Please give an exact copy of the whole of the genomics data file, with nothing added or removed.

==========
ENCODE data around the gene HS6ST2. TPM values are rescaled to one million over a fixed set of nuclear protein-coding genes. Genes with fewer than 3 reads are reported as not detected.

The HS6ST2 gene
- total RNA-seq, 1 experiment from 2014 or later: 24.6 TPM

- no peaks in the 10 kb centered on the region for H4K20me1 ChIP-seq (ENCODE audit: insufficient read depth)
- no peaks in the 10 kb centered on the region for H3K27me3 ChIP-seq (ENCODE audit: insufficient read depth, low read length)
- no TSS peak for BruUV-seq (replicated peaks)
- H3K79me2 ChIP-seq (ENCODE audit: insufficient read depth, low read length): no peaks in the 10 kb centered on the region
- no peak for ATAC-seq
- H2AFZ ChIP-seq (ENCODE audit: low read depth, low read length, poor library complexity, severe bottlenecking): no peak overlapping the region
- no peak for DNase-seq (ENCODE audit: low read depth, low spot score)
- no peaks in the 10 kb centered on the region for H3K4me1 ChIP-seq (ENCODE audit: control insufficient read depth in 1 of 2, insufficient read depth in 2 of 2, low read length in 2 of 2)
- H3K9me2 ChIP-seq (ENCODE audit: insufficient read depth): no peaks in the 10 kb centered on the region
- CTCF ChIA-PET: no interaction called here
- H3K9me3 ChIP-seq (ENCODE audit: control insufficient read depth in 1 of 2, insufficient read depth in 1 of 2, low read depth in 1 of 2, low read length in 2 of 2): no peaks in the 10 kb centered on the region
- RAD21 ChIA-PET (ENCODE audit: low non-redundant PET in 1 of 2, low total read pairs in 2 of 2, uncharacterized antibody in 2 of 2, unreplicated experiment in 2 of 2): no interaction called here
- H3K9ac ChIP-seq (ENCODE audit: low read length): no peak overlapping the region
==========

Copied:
ENCODE data around the gene HS6ST2. TPM values are rescaled to one million over a fixed set of nuclear protein-coding genes. Genes with fewer than 3 reads are reported as not detected.

The HS6ST2 gene
- total RNA-seq, 1 experiment from 2014 or later: 24.6 TPM

- no peaks in the 10 kb centered on the region for H4K20me1 ChIP-seq (ENCODE audit: insufficient read depth)
- no peaks in the 10 kb centered on the region for H3K27me3 ChIP-seq (ENCODE audit: insufficient read depth, low read length)
- no TSS peak for BruUV-seq (replicated peaks)
- H3K79me2 ChIP-seq (ENCODE audit: insufficient read depth, low read length): no peaks in the 10 kb centered on the region
- no peak for ATAC-seq
- H2AFZ ChIP-seq (ENCODE audit: low read depth, low read length, poor library complexity, severe bottlenecking): no peak overlapping the region
- no peak for DNase-seq (ENCODE audit: low read depth, low spot score)
- no peaks in the 10 kb centered on the region for H3K4me1 ChIP-seq (ENCODE audit: control insufficient read depth in 1 of 2, insufficient read depth in 2 of 2, low read length in 2 of 2)
- H3K9me2 ChIP-seq (ENCODE audit: insufficient read depth): no peaks in the 10 kb centered on the region
- CTCF ChIA-PET: no interaction called here
- H3K9me3 ChIP-seq (ENCODE audit: control insufficient read depth in 1 of 2, insufficient read depth in 1 of 2, low read depth in 1 of 2, low read length in 2 of 2): no peaks in the 10 kb centered on the region
- RAD21 ChIA-PET (ENCODE audit: low non-redundant PET in 1 of 2, low total read pairs in 2 of 2, uncharacterized antibody in 2 of 2, unreplicated experiment in 2 of 2): no interaction called here
- H3K9ac ChIP-seq (ENCODE audit: low read length): no peak overlapping the region